}
   }

 }
}
global_settings = {
 default_region = "region1"
 regions = {
   region1 = "australiaeast"
 }
}
 
resource_groups = {
 rg1 = {
   name = "mssql-vm-rg"
 }
}
 
storage_accounts = {
 sa1 = {
   name                     = "backupsa"
   resource_group_key       = "rg1"
   account_kind             = "StorageV2"
   account_tier             = "Standard"
   account_replication_type = "LRS"
 }
}
 
keyvaults = {
 kv1 = {
   name                     = "vmsecretskv"
   resource_group_key       = "rg1"
   sku_name                 = "standard"
   soft_delete_enabled      = true
   purge_protection_enabled = false
   tags = {
     env = "Standalone"
   }
   creation_policies = {
     logged_in_user = {
       secret_permissions = ["Set", "Get", "List", "Delete", "Purge", "Recover"]
       key_permissions    = ["Get", "List", "Update", "Create", "Import", "Delete", "Recover", "Backup", "Restore", "Decrypt", "Encrypt", "UnwrapKey", "WrapKey", "Verify", "Sign", "Purge"]
     }
   }
 }
}
 Edited for Brevity
   data_disks = {
     data1 = {
       name                 = "datadisk1"
       storage_account_type = "Premium_LRS"
       create_option        = "Empty"
       disk_size_gb         = "10"
       lun                  = 1
       zones                = ["1"]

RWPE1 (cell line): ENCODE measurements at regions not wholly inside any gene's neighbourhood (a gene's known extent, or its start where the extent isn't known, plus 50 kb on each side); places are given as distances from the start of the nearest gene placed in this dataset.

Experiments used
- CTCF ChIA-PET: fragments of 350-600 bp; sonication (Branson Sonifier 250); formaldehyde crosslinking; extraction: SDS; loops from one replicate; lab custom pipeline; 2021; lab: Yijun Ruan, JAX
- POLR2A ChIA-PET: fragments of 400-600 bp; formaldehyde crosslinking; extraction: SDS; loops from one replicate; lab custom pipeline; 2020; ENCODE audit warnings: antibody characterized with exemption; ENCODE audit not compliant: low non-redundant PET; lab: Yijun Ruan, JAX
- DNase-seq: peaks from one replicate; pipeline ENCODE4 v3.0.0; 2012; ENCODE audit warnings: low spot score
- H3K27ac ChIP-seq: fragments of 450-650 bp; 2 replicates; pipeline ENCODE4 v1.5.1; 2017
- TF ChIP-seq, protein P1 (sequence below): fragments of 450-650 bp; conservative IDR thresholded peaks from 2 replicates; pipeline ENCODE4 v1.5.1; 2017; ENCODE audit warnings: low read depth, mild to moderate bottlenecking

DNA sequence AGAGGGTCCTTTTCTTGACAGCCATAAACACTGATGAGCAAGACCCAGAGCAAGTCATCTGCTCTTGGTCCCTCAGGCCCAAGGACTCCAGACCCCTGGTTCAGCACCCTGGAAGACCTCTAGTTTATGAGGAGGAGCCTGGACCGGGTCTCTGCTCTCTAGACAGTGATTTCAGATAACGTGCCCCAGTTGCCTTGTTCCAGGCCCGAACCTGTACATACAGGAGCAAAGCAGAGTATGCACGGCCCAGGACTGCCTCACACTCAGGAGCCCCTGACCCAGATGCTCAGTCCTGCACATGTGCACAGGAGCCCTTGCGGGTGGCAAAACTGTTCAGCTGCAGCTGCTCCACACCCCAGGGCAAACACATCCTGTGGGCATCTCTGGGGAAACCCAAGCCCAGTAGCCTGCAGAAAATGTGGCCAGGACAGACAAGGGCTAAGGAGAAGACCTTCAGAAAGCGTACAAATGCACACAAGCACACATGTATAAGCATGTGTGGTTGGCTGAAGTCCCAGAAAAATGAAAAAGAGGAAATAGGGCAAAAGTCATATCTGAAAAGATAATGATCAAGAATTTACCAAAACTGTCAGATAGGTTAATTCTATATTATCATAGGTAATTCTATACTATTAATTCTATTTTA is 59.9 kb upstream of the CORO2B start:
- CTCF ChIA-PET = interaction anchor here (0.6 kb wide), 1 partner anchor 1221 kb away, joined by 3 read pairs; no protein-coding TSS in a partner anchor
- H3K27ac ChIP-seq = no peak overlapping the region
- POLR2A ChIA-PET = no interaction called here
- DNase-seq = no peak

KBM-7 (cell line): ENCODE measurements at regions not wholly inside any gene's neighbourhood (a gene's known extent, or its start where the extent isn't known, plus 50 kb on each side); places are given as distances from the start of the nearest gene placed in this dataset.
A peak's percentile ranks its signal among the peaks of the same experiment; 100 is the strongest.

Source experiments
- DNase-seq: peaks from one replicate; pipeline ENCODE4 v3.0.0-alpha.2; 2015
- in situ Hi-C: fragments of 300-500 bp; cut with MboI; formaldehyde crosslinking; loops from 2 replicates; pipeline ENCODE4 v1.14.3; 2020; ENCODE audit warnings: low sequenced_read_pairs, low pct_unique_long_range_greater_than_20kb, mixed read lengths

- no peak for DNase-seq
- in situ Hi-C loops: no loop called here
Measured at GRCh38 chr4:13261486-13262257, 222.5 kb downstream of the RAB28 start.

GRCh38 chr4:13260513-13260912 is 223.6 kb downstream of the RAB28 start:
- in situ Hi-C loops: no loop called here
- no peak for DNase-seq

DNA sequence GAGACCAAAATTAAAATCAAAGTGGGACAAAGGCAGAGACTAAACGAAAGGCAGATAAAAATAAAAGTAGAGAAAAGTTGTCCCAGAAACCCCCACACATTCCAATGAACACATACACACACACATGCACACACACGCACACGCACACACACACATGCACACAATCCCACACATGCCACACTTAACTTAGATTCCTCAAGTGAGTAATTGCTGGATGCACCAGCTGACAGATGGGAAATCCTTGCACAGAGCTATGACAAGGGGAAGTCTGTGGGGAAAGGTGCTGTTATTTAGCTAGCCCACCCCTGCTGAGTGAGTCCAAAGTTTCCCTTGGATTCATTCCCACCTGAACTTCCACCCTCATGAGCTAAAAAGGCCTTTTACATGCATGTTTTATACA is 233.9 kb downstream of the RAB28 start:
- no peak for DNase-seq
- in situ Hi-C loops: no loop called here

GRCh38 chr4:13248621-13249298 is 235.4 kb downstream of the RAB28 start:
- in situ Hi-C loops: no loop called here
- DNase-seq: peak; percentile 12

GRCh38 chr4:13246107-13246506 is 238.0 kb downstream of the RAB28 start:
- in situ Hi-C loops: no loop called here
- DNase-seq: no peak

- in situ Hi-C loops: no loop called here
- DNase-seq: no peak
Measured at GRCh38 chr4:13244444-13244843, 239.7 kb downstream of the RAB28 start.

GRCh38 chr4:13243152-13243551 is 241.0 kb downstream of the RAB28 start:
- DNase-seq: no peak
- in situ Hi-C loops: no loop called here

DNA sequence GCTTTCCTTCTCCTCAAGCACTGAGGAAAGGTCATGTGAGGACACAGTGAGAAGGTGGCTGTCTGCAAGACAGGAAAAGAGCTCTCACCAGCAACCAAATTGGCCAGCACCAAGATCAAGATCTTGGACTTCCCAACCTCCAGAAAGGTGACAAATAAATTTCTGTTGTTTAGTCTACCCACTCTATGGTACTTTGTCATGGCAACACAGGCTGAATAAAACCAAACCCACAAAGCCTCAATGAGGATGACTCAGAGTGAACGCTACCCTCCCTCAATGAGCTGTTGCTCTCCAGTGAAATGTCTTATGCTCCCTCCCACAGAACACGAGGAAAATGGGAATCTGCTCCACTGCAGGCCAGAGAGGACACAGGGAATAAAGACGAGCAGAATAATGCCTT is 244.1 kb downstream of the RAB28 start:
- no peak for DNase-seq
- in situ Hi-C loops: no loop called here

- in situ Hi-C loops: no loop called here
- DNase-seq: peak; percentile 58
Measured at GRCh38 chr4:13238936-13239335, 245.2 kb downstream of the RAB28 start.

}
   }
 
 }
}

»Deep Dive

So is that all you need? Not quite. There are a few other files that you will need to build the entire deployment. There is a file called standalone.md in the above directory, which contains the details to create the necessary minimal main.tf. Copy this code and the established variables.tf in this directory and then feed it the necessary configuration.tfvars copied for the 108-mssql-vm folder. Remember to rename the configuration.tfvars file to have an auto.tfvars extension and then add an output.tf to see the outcomes.

In my example repository called caf-tfc, I have put all of this together into one repository and simplified the directory so you can see only the files you need to deploy your new environment. I haven’t created any new code, just copied the existing patterns in a new repository. Let’s explore this example repository a little more to ensure you understand everything you need to deploy your environments.

CAF main.tf

»Main.tf

main.tf contains the heavy lift of the example build. This calls a module in the Terraform Registry and contains the necessary resource definitions to build the scenario. Modules can be used to create lightweight abstractions so that you can describe your infrastructure in terms of its architecture rather than directly in terms of physical objects.

module "caf" {
  source  = "aztfmod/caf/azurerm"
  version = "5.3.11"

  global_settings = var.global_settings
  resource_groups = var.resource_groups
  keyvaults       = var.keyvaults

  compute = {
    virtual_machines = var.virtual_machines
  }

  networking = {
    public_ip_addresses = var.public_ip_addresses
    vnets               = var.vnets
  }
}
module "caf" {
  source  = "aztfmod/caf/azurerm"
  version = "5.3.11"
 
  global_settings = var.global_settings
  resource_groups = var.resource_groups